Saturday, June 20, 2009

Are You Down with DPP?

What's on the horizon for phylogenetic analyses? One answer was nicely illustrated by two presentations in the Ernst Mayr awards symposium at Evolution 2009. Jamie Oaks and Charles Linkem - both graduate students in Rafe Brown's group at the University of Kansas - teamed up on two papers about the Dirichlet Process Prior (DPP) and its application to Bayesian phylogenetic inference.

DPP, which is sometimes referred to as the "Chinese restaurant" process, is a nonparametric Bayesian approach used in clustering problems where the data elements are assigned to a set of discrete clusters. Importantly, under the DPP, the number of clusters and the assignment of data elements to clusters are treated as random variables. Phylogenetic applications of the DPP include detecting positive selection in protein-coding DNA sequences (by assigning nucleotide sites to various dn/ds classes: Huelsenbeck et al., 2006), and accommodating among-site variation in substitution rates (by assigning nucleotide sites to various substitution-rate classes Huelsenbeck & Suchard, 2007).

This latter application was the subject of the talks by Oaks and Linkem, who presented results on the ability of the DPP approach for accommodating among-site substitution rate variation (ASRV) using both empirical and simulated data sets. Their results demonstrate that accommodating ASRV under the DPP can significantly improve the marginal likelihood scores relative to conventional methods that assign data partitions to substitution rate classes a priori (such as those based on codon position, etc.). In some cases, estimates under the DPP surpassed those of conventional approaches by hundreds or thousands of log likelihood units! As is well known, the studies by Oaks and Linkem also confirmed that more adequately capturing ASRV can lead to substantially different topologies.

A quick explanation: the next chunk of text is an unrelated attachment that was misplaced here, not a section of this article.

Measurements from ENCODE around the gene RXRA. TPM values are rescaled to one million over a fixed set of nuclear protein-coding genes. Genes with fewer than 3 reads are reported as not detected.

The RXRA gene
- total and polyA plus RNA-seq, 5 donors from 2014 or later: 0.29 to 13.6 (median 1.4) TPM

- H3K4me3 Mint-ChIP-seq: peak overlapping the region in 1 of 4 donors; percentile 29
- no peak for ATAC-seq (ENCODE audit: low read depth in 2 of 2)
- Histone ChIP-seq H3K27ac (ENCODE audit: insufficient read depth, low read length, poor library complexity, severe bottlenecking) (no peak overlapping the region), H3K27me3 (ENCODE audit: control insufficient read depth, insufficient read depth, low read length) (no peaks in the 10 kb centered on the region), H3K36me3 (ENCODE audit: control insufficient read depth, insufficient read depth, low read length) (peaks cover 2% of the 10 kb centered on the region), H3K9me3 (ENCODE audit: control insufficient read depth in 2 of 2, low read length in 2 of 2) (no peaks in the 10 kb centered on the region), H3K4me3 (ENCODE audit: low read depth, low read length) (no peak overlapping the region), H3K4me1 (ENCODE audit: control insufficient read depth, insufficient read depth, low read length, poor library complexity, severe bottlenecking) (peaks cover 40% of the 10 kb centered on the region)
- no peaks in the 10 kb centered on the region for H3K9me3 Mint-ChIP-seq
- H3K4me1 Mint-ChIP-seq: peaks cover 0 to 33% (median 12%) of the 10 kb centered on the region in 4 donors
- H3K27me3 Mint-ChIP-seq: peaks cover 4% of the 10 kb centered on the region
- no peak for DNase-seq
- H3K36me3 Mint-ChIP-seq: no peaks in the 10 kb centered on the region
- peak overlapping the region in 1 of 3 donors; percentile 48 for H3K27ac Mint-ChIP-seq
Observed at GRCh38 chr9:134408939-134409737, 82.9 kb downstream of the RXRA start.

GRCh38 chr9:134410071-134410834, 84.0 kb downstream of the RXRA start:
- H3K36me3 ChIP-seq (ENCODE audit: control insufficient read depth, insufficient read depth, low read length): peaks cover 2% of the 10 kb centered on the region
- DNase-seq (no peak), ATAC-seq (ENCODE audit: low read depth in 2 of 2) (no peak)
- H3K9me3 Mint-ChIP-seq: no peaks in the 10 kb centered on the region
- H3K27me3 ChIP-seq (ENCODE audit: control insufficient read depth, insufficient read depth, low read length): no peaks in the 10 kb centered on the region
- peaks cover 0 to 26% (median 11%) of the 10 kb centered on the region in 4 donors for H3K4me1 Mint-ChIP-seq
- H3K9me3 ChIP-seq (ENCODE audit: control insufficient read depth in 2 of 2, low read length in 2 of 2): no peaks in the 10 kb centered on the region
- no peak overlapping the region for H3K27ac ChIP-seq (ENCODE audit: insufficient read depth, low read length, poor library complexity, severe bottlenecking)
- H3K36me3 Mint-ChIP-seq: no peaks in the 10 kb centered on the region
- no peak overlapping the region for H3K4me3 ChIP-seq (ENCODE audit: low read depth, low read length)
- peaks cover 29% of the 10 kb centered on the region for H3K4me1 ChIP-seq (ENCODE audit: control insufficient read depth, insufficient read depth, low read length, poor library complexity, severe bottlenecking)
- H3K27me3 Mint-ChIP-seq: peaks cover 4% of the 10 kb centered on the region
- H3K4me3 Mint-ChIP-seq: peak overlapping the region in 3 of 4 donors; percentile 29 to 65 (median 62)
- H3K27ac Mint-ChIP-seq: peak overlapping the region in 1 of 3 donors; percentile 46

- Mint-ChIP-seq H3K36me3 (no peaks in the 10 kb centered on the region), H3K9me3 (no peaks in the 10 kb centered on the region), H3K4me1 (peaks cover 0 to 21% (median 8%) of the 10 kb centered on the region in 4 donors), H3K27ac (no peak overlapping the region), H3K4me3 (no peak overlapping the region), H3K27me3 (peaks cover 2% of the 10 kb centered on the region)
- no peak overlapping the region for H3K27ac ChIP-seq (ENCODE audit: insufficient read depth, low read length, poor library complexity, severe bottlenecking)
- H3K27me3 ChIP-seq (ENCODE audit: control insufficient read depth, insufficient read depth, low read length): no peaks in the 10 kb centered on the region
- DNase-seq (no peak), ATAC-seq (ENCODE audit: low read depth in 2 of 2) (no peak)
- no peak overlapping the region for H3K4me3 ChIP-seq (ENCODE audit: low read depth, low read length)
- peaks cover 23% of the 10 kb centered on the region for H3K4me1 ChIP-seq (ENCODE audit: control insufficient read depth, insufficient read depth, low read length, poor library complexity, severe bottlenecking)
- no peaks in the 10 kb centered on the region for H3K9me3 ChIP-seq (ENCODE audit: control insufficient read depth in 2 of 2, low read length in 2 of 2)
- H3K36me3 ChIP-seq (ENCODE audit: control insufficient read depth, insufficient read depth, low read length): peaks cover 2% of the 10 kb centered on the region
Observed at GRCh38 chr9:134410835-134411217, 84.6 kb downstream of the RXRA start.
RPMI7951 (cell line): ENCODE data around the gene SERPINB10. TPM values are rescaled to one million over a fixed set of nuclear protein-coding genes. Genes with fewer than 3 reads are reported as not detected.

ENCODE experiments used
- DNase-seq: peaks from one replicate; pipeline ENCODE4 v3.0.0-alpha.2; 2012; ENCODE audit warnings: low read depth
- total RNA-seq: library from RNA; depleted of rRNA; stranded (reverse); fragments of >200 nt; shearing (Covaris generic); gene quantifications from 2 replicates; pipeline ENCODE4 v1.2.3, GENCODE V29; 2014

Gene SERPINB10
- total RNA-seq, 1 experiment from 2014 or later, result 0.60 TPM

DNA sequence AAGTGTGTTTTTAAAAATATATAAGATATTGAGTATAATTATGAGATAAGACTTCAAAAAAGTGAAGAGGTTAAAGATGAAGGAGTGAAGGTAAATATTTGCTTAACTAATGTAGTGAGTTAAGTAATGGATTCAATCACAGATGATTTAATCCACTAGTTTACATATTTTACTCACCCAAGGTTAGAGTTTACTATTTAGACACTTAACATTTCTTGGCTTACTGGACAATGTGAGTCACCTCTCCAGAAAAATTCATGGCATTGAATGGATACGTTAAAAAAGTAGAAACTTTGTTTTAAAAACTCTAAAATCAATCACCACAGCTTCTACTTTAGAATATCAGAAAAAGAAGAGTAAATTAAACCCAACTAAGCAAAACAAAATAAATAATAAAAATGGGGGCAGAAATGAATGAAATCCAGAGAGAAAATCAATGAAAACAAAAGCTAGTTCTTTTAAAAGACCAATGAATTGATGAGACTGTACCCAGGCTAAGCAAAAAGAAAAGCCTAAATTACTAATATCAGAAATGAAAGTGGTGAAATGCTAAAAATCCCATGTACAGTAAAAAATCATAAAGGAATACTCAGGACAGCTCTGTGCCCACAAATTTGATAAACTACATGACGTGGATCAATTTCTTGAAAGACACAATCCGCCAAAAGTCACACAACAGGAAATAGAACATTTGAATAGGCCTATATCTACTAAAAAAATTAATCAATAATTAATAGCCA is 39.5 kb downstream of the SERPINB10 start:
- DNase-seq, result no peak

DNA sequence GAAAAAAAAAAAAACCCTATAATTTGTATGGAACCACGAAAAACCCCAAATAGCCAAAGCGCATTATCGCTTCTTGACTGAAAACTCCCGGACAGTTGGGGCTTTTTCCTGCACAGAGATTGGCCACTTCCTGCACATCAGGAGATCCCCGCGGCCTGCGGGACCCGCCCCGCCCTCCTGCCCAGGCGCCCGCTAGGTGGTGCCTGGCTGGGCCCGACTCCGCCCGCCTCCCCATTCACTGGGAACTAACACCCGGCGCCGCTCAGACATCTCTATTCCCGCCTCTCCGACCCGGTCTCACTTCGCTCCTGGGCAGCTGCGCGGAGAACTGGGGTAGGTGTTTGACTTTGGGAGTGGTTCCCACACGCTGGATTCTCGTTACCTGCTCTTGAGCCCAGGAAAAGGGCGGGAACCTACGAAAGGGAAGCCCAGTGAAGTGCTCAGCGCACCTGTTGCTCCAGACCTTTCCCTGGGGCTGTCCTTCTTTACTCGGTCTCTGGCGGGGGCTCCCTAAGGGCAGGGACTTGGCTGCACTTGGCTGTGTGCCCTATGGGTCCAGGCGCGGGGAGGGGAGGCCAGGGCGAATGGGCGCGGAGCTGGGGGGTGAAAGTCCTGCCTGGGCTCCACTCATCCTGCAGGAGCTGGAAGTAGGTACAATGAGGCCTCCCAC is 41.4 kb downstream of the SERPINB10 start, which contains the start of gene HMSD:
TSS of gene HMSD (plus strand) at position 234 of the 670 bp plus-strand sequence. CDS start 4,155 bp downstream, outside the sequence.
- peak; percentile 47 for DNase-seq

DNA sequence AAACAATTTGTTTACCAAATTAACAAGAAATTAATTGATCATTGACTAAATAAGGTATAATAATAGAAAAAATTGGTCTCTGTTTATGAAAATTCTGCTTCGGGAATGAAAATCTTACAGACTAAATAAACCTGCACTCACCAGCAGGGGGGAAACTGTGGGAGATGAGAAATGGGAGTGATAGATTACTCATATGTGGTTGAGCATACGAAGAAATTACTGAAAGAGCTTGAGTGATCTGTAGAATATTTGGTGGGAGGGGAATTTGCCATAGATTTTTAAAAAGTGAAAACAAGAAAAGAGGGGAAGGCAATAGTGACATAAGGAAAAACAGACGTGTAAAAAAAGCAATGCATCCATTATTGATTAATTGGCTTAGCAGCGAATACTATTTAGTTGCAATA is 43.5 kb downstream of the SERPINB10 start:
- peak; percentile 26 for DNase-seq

Given that this is the case, why aren't more people using DPP? One issue emphasized by Oaks and Linkem relates to the substantial computational burden associated with inference under the DPP. For example, their analysis of two ~30 taxon data sets required more than two months of run time! Computational expense not withstanding, John Huelsenbeck (and affiliated phylo-geeks at Berkeley...Yeah, I'm looking at you Brian Moore) are working to provide faster, more user-friendly implementation of DPP-based methods that are bound to change our lives forever. Stay tuned for the latest...

Friday, June 19, 2009

Report from Moscow: Susan